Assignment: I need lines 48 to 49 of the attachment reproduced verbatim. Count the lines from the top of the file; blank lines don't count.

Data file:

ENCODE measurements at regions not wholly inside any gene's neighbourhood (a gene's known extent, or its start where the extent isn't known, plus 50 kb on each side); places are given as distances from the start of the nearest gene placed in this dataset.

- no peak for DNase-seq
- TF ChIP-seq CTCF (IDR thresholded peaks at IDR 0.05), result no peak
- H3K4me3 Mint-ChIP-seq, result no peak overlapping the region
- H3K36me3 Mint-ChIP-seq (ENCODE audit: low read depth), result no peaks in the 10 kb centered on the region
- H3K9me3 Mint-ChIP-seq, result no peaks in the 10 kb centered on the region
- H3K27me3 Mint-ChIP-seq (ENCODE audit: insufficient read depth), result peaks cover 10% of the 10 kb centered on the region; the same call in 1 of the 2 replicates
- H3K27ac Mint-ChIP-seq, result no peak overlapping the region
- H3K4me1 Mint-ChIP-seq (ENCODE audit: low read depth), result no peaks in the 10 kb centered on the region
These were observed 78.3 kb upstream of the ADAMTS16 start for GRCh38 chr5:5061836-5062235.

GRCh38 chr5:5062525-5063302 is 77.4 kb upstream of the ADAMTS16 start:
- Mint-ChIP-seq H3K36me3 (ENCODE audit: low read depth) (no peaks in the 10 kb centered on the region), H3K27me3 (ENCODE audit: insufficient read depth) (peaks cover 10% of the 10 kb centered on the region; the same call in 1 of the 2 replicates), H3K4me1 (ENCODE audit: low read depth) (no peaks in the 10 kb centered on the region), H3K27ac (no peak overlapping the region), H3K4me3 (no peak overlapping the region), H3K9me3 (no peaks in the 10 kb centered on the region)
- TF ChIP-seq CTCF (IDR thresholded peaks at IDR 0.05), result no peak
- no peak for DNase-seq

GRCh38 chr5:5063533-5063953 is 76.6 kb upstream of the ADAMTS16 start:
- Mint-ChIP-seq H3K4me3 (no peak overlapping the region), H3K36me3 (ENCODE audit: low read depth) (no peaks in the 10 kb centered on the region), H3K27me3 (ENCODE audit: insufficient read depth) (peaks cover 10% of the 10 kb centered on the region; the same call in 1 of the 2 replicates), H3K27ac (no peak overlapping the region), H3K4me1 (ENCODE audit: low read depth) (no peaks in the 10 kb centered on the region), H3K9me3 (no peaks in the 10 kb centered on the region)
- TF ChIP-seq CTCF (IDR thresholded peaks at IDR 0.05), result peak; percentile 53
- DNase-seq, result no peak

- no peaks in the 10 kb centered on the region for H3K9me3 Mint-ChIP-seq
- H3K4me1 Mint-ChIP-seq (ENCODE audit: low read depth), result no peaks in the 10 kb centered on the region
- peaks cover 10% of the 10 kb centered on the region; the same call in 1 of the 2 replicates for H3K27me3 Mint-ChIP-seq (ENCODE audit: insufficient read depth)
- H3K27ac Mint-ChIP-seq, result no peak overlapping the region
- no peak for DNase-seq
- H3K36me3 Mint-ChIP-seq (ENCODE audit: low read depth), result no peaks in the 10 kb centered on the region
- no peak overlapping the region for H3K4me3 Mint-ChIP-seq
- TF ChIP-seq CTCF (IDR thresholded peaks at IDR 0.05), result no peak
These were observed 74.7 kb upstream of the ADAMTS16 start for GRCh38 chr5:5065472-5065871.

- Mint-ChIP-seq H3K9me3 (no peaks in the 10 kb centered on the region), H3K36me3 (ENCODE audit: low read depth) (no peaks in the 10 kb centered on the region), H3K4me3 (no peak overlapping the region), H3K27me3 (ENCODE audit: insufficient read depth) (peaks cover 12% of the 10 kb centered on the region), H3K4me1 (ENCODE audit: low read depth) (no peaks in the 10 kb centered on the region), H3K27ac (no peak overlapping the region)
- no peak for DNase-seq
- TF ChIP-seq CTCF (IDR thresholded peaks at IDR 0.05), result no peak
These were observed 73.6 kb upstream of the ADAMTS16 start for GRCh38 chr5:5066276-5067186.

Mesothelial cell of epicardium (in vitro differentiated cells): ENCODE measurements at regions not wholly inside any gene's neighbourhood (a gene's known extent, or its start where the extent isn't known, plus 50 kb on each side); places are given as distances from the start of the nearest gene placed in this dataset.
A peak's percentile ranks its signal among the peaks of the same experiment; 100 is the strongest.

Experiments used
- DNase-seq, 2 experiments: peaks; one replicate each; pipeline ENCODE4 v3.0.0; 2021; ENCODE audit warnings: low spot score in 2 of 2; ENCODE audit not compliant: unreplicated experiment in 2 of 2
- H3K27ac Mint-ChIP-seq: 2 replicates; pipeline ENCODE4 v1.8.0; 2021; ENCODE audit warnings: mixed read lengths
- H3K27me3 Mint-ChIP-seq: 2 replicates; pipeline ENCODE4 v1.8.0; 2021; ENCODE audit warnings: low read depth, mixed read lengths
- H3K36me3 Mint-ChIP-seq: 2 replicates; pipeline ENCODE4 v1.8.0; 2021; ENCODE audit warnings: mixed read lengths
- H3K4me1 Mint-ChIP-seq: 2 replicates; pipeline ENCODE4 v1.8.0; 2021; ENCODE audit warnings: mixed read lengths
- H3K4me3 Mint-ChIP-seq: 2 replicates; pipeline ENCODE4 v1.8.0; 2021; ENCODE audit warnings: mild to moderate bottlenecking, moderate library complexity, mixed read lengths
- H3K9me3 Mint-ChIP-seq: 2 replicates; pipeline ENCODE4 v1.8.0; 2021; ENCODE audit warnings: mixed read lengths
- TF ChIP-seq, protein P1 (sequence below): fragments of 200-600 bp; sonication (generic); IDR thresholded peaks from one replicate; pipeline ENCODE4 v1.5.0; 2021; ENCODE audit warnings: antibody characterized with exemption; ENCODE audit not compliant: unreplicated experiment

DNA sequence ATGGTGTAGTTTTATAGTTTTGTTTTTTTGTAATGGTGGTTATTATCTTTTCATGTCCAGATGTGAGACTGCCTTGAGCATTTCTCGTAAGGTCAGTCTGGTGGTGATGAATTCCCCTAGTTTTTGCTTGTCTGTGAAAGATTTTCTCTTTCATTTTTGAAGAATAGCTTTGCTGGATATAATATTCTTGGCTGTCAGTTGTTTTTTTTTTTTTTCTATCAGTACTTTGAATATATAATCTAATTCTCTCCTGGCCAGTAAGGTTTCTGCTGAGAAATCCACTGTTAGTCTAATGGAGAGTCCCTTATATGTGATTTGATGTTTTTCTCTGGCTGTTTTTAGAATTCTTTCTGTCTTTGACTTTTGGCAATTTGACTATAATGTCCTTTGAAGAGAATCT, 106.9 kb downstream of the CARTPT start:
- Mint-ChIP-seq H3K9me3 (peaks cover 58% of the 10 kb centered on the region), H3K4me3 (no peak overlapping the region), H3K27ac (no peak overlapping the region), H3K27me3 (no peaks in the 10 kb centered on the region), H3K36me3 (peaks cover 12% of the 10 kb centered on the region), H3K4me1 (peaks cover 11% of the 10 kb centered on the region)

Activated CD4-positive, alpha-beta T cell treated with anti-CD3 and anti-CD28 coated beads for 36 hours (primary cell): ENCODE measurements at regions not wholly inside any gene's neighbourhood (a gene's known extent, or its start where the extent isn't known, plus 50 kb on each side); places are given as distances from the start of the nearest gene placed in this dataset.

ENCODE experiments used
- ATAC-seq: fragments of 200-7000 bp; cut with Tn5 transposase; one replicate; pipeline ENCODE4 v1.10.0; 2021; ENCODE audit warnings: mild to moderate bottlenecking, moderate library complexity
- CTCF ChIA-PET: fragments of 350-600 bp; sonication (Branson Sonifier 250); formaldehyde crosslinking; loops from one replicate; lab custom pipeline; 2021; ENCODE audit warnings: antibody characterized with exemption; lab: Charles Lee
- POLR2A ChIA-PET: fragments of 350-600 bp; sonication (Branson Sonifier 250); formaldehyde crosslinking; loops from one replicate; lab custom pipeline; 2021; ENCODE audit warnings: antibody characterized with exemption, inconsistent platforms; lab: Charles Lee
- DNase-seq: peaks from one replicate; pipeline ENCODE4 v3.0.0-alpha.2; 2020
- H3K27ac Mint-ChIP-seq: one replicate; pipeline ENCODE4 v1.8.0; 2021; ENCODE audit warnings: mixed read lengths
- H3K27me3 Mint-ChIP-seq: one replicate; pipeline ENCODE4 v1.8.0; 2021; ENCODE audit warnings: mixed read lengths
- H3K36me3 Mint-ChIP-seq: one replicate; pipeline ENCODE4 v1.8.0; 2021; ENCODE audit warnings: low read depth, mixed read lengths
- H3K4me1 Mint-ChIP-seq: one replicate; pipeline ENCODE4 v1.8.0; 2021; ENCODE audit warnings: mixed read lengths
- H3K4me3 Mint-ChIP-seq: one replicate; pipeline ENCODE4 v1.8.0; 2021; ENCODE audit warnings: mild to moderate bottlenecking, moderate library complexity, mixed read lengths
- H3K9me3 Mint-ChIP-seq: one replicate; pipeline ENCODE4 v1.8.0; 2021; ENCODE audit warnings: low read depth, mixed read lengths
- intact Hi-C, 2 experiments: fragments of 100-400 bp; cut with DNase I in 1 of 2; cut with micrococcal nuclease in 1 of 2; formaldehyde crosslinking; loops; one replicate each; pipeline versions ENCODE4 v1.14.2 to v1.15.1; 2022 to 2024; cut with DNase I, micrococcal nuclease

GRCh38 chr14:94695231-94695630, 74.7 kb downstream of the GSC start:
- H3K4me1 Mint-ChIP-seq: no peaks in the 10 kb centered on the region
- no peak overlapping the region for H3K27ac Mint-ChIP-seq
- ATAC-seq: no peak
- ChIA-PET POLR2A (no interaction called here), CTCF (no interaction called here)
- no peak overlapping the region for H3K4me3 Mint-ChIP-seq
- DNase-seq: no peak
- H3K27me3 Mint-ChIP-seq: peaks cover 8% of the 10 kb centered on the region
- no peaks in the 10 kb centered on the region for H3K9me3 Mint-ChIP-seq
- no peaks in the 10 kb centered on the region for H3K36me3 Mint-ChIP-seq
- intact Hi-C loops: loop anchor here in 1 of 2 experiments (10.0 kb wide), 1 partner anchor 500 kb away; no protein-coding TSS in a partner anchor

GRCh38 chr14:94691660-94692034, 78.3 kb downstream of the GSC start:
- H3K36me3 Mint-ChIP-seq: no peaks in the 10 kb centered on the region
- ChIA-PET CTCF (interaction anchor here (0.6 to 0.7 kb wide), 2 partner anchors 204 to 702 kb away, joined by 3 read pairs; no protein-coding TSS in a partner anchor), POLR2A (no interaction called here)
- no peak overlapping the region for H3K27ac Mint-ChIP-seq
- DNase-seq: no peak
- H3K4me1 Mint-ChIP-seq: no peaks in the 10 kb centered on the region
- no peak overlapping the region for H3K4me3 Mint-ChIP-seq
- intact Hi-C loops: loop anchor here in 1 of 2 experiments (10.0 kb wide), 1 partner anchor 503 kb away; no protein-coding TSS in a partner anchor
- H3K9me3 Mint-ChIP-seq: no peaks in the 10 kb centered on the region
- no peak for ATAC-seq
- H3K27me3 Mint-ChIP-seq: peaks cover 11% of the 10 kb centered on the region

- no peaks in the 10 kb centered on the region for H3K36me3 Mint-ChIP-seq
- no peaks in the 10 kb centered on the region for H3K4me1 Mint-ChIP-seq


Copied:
- CTCF ChIA-PET: fragments of 350-600 bp; sonication (Branson Sonifier 250); formaldehyde crosslinking; loops from one replicate; lab custom pipeline; 2021; ENCODE audit warnings: antibody characterized with exemption; lab: Charles Lee
- POLR2A ChIA-PET: fragments of 350-600 bp; sonication (Branson Sonifier 250); formaldehyde crosslinking; loops from one replicate; lab custom pipeline; 2021; ENCODE audit warnings: antibody characterized with exemption, inconsistent platforms; lab: Charles Lee